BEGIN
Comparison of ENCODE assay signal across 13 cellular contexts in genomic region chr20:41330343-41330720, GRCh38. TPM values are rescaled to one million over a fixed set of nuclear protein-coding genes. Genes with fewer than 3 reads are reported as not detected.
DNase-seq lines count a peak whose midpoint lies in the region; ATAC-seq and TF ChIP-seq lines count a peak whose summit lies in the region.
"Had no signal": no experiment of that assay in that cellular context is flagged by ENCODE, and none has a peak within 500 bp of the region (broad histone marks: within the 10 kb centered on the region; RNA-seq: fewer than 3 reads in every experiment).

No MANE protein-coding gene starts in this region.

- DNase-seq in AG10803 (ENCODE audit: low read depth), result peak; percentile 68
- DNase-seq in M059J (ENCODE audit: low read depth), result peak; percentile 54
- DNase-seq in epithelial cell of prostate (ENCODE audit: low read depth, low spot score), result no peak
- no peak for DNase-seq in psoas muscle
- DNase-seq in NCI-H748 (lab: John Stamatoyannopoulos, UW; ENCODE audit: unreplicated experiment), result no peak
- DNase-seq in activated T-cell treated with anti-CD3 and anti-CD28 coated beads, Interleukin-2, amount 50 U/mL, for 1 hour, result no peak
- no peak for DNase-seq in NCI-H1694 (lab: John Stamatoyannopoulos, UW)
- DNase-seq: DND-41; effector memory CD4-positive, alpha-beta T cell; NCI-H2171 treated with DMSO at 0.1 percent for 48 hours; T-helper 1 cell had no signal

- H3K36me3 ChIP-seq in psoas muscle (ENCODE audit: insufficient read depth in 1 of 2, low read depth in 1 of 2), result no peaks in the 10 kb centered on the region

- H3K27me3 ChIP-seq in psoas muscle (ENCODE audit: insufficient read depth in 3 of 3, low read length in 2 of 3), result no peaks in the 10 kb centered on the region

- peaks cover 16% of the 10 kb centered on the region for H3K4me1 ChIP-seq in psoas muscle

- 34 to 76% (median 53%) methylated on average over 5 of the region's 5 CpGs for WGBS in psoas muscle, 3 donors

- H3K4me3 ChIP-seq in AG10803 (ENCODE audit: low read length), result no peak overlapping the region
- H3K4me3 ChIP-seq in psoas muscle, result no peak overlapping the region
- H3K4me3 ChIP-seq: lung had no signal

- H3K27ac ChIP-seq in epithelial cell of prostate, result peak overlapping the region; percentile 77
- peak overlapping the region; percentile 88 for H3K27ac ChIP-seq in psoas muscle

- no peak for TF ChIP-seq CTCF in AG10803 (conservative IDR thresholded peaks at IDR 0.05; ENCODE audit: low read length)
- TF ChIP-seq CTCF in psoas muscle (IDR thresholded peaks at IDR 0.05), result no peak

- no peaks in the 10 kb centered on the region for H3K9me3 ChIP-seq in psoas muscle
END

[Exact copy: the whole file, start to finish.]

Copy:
Comparison of ENCODE assay signal across 13 cellular contexts in genomic region chr20:41330343-41330720, GRCh38. TPM values are rescaled to one million over a fixed set of nuclear protein-coding genes. Genes with fewer than 3 reads are reported as not detected.
DNase-seq lines count a peak whose midpoint lies in the region; ATAC-seq and TF ChIP-seq lines count a peak whose summit lies in the region.
"Had no signal": no experiment of that assay in that cellular context is flagged by ENCODE, and none has a peak within 500 bp of the region (broad histone marks: within the 10 kb centered on the region; RNA-seq: fewer than 3 reads in every experiment).

No MANE protein-coding gene starts in this region.

- DNase-seq in AG10803 (ENCODE audit: low read depth), result peak; percentile 68
- DNase-seq in M059J (ENCODE audit: low read depth), result peak; percentile 54
- DNase-seq in epithelial cell of prostate (ENCODE audit: low read depth, low spot score), result no peak
- no peak for DNase-seq in psoas muscle
- DNase-seq in NCI-H748 (lab: John Stamatoyannopoulos, UW; ENCODE audit: unreplicated experiment), result no peak
- DNase-seq in activated T-cell treated with anti-CD3 and anti-CD28 coated beads, Interleukin-2, amount 50 U/mL, for 1 hour, result no peak
- no peak for DNase-seq in NCI-H1694 (lab: John Stamatoyannopoulos, UW)
- DNase-seq: DND-41; effector memory CD4-positive, alpha-beta T cell; NCI-H2171 treated with DMSO at 0.1 percent for 48 hours; T-helper 1 cell had no signal

- H3K36me3 ChIP-seq in psoas muscle (ENCODE audit: insufficient read depth in 1 of 2, low read depth in 1 of 2), result no peaks in the 10 kb centered on the region

- H3K27me3 ChIP-seq in psoas muscle (ENCODE audit: insufficient read depth in 3 of 3, low read length in 2 of 3), result no peaks in the 10 kb centered on the region

- peaks cover 16% of the 10 kb centered on the region for H3K4me1 ChIP-seq in psoas muscle

- 34 to 76% (median 53%) methylated on average over 5 of the region's 5 CpGs for WGBS in psoas muscle, 3 donors

- H3K4me3 ChIP-seq in AG10803 (ENCODE audit: low read length), result no peak overlapping the region
- H3K4me3 ChIP-seq in psoas muscle, result no peak overlapping the region
- H3K4me3 ChIP-seq: lung had no signal

- H3K27ac ChIP-seq in epithelial cell of prostate, result peak overlapping the region; percentile 77
- peak overlapping the region; percentile 88 for H3K27ac ChIP-seq in psoas muscle

- no peak for TF ChIP-seq CTCF in AG10803 (conservative IDR thresholded peaks at IDR 0.05; ENCODE audit: low read length)
- TF ChIP-seq CTCF in psoas muscle (IDR thresholded peaks at IDR 0.05), result no peak

- no peaks in the 10 kb centered on the region for H3K9me3 ChIP-seq in psoas muscle